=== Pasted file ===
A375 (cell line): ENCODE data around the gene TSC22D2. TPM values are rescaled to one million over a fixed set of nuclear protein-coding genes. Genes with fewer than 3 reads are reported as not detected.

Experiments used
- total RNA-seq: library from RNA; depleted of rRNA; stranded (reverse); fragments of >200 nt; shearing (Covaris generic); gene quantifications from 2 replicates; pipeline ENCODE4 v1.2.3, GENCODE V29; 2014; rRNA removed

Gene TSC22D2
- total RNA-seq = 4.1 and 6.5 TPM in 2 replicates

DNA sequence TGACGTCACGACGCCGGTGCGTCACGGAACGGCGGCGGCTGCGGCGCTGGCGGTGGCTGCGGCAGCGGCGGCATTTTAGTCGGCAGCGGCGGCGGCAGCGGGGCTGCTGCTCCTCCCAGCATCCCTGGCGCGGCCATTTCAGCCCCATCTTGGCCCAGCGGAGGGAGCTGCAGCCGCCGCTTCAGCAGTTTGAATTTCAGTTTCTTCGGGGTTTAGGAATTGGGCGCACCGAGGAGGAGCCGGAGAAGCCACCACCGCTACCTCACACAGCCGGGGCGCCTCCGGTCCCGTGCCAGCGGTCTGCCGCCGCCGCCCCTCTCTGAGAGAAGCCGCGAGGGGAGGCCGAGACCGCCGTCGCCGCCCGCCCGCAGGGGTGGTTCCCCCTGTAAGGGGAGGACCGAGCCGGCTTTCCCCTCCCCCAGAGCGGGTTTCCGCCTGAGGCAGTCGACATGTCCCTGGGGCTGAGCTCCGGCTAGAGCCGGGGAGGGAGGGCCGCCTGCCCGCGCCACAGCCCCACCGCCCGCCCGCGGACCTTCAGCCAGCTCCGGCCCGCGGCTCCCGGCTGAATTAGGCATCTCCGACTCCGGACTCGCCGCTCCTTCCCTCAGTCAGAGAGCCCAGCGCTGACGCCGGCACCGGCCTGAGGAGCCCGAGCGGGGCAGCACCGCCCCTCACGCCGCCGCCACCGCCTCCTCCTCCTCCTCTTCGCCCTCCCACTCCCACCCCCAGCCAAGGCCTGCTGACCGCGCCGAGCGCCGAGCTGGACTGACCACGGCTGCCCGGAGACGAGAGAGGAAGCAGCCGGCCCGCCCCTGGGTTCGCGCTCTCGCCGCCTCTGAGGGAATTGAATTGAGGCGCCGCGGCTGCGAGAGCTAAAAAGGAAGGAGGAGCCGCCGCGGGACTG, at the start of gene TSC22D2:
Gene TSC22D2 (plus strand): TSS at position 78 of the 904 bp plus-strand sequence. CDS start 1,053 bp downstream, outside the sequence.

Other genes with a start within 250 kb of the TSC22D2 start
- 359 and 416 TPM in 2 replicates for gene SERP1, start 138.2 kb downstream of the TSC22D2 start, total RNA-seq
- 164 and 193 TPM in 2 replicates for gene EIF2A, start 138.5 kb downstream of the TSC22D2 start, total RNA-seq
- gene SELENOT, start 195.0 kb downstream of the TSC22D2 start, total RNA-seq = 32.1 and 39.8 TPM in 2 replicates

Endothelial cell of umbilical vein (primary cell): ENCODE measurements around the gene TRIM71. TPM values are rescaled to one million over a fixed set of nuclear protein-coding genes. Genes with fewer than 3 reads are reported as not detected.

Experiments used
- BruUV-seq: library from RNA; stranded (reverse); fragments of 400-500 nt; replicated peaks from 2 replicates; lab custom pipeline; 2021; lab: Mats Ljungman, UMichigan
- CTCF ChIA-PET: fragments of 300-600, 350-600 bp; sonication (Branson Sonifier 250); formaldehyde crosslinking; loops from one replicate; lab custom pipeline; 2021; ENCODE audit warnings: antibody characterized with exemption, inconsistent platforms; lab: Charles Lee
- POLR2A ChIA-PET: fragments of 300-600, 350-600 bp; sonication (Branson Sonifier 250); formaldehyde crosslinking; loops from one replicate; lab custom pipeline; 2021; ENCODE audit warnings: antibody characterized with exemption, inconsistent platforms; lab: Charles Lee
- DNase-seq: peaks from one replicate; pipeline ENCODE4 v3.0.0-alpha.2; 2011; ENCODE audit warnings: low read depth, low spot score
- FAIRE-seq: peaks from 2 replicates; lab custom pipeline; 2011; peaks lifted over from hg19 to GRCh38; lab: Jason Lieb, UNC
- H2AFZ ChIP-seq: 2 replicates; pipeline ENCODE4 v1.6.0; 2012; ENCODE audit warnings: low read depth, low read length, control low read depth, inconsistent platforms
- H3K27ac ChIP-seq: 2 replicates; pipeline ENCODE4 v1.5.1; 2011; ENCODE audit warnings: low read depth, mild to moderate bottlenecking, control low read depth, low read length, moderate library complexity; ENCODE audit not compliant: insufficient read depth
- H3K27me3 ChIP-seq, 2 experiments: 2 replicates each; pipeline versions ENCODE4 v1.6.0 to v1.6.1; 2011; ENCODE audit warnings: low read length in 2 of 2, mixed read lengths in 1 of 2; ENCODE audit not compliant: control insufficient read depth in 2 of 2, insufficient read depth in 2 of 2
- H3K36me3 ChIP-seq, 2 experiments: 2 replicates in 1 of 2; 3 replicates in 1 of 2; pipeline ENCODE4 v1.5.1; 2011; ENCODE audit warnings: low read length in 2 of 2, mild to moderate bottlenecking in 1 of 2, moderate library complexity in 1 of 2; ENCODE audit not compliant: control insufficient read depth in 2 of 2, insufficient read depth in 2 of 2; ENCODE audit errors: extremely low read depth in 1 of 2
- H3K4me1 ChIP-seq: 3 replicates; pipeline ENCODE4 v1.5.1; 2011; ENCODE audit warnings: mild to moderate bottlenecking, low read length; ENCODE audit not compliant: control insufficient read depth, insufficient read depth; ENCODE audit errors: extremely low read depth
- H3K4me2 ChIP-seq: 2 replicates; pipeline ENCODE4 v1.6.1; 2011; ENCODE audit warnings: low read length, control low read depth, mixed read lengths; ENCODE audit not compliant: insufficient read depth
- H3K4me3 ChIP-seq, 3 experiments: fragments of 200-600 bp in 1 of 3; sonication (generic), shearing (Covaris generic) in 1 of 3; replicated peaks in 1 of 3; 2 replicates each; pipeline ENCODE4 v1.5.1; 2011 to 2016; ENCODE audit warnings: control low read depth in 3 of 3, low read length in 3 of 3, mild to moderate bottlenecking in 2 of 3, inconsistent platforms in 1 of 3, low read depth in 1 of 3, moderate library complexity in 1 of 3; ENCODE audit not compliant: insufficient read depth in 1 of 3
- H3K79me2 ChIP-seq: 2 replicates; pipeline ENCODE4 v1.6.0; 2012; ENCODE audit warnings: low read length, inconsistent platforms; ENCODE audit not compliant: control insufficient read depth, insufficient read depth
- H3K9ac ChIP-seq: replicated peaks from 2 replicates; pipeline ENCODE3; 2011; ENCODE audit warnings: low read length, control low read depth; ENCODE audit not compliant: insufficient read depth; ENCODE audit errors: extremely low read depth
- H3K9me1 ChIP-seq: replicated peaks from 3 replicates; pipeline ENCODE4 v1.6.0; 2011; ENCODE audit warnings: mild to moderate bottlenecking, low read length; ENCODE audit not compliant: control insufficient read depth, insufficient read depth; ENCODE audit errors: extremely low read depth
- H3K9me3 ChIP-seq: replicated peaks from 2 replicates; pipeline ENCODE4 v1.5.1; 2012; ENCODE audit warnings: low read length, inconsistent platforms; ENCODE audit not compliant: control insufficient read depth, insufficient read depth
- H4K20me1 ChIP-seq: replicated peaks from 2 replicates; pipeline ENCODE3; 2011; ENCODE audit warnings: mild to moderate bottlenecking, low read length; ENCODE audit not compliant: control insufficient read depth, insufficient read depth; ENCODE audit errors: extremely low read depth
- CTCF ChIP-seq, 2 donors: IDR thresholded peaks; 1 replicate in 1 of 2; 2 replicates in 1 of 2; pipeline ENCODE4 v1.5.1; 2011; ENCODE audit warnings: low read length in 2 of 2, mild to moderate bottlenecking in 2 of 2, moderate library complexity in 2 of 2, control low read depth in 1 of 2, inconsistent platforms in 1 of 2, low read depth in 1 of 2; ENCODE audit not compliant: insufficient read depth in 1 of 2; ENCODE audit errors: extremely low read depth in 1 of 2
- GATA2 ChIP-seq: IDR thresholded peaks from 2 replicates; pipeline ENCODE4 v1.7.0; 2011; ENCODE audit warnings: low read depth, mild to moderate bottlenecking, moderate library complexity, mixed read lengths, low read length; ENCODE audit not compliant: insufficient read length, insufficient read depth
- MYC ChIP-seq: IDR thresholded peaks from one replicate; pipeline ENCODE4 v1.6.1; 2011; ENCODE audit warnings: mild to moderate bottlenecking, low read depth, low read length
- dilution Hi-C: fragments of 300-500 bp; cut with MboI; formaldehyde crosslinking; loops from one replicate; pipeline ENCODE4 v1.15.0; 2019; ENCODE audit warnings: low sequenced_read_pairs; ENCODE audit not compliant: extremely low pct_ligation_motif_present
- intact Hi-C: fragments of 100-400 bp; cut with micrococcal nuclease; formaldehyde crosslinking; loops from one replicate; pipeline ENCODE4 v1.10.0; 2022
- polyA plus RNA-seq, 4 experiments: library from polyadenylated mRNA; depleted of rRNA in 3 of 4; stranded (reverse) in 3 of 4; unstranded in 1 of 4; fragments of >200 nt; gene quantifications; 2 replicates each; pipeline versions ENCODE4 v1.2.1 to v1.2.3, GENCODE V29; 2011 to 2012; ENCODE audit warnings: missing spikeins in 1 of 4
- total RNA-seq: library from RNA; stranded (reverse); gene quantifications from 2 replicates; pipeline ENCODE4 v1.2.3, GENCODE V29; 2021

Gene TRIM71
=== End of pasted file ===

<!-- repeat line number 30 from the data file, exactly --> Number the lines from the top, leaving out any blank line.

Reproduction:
- H4K20me1 ChIP-seq: replicated peaks from 2 replicates; pipeline ENCODE3; 2011; ENCODE audit warnings: mild to moderate bottlenecking, low read length; ENCODE audit not compliant: control insufficient read depth, insufficient read depth; ENCODE audit errors: extremely low read depth